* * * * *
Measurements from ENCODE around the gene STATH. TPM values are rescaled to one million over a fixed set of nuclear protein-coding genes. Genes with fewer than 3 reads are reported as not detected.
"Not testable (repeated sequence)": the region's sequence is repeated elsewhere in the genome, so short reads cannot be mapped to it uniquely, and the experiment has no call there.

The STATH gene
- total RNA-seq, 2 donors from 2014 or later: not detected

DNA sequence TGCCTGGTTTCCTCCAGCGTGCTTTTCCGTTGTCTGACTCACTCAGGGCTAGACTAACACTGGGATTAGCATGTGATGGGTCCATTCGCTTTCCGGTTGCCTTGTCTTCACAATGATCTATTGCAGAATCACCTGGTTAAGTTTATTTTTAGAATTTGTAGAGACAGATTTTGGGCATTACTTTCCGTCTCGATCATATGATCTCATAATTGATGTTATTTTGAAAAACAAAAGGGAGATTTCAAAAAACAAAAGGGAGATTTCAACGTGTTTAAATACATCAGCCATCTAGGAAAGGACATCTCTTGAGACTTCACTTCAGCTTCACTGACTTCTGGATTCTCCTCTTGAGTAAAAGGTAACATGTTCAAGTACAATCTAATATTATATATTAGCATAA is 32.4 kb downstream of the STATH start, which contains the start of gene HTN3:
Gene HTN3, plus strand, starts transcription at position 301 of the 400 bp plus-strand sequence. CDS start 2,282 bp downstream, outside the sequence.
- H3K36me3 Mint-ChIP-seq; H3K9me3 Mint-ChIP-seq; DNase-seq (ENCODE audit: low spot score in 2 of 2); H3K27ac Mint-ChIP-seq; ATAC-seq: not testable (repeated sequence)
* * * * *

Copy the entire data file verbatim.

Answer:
Measurements from ENCODE around the gene STATH. TPM values are rescaled to one million over a fixed set of nuclear protein-coding genes. Genes with fewer than 3 reads are reported as not detected.
"Not testable (repeated sequence)": the region's sequence is repeated elsewhere in the genome, so short reads cannot be mapped to it uniquely, and the experiment has no call there.

The STATH gene
- total RNA-seq, 2 donors from 2014 or later: not detected

DNA sequence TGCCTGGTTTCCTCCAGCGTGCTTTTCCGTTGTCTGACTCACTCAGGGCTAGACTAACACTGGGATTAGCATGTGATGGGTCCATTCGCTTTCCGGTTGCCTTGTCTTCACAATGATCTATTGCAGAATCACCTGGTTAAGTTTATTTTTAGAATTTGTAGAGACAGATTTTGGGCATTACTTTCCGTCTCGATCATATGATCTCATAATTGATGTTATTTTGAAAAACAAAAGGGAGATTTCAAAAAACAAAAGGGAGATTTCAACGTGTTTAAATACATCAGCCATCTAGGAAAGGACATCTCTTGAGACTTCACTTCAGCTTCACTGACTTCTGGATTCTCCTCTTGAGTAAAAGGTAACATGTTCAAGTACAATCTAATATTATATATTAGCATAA is 32.4 kb downstream of the STATH start, which contains the start of gene HTN3:
Gene HTN3, plus strand, starts transcription at position 301 of the 400 bp plus-strand sequence. CDS start 2,282 bp downstream, outside the sequence.
- H3K36me3 Mint-ChIP-seq; H3K9me3 Mint-ChIP-seq; DNase-seq (ENCODE audit: low spot score in 2 of 2); H3K27ac Mint-ChIP-seq; ATAC-seq: not testable (repeated sequence)